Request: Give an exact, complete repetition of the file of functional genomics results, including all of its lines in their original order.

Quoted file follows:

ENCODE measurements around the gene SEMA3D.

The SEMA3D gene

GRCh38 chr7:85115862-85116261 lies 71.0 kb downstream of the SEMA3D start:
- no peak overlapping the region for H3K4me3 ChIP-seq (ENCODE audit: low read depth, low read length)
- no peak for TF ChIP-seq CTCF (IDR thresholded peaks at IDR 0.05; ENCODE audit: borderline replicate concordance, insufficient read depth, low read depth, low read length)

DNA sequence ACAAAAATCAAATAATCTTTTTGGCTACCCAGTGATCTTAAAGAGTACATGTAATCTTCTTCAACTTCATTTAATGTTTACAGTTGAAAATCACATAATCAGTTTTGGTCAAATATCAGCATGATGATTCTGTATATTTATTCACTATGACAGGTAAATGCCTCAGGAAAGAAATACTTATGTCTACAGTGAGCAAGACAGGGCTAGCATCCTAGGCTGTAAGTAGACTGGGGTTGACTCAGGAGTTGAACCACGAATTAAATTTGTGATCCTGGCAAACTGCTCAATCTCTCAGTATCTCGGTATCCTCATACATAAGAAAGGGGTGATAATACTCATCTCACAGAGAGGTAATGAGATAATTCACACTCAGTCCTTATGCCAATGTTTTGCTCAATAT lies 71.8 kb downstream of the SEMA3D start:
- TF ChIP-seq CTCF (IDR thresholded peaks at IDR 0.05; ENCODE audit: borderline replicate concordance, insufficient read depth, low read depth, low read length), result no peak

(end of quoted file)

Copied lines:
ENCODE measurements around the gene SEMA3D.

The SEMA3D gene

GRCh38 chr7:85115862-85116261 lies 71.0 kb downstream of the SEMA3D start:
- no peak overlapping the region for H3K4me3 ChIP-seq (ENCODE audit: low read depth, low read length)
- no peak for TF ChIP-seq CTCF (IDR thresholded peaks at IDR 0.05; ENCODE audit: borderline replicate concordance, insufficient read depth, low read depth, low read length)

DNA sequence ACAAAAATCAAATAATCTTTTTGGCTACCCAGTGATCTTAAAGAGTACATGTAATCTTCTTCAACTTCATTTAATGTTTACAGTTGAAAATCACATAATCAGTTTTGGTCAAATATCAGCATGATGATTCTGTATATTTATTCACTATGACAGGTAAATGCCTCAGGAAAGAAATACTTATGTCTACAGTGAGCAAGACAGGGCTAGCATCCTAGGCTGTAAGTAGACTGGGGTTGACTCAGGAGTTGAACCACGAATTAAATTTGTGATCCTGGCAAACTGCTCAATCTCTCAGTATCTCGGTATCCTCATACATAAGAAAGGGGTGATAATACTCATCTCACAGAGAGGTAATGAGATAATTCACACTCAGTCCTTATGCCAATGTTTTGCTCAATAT lies 71.8 kb downstream of the SEMA3D start:
- TF ChIP-seq CTCF (IDR thresholded peaks at IDR 0.05; ENCODE audit: borderline replicate concordance, insufficient read depth, low read depth, low read length), result no peak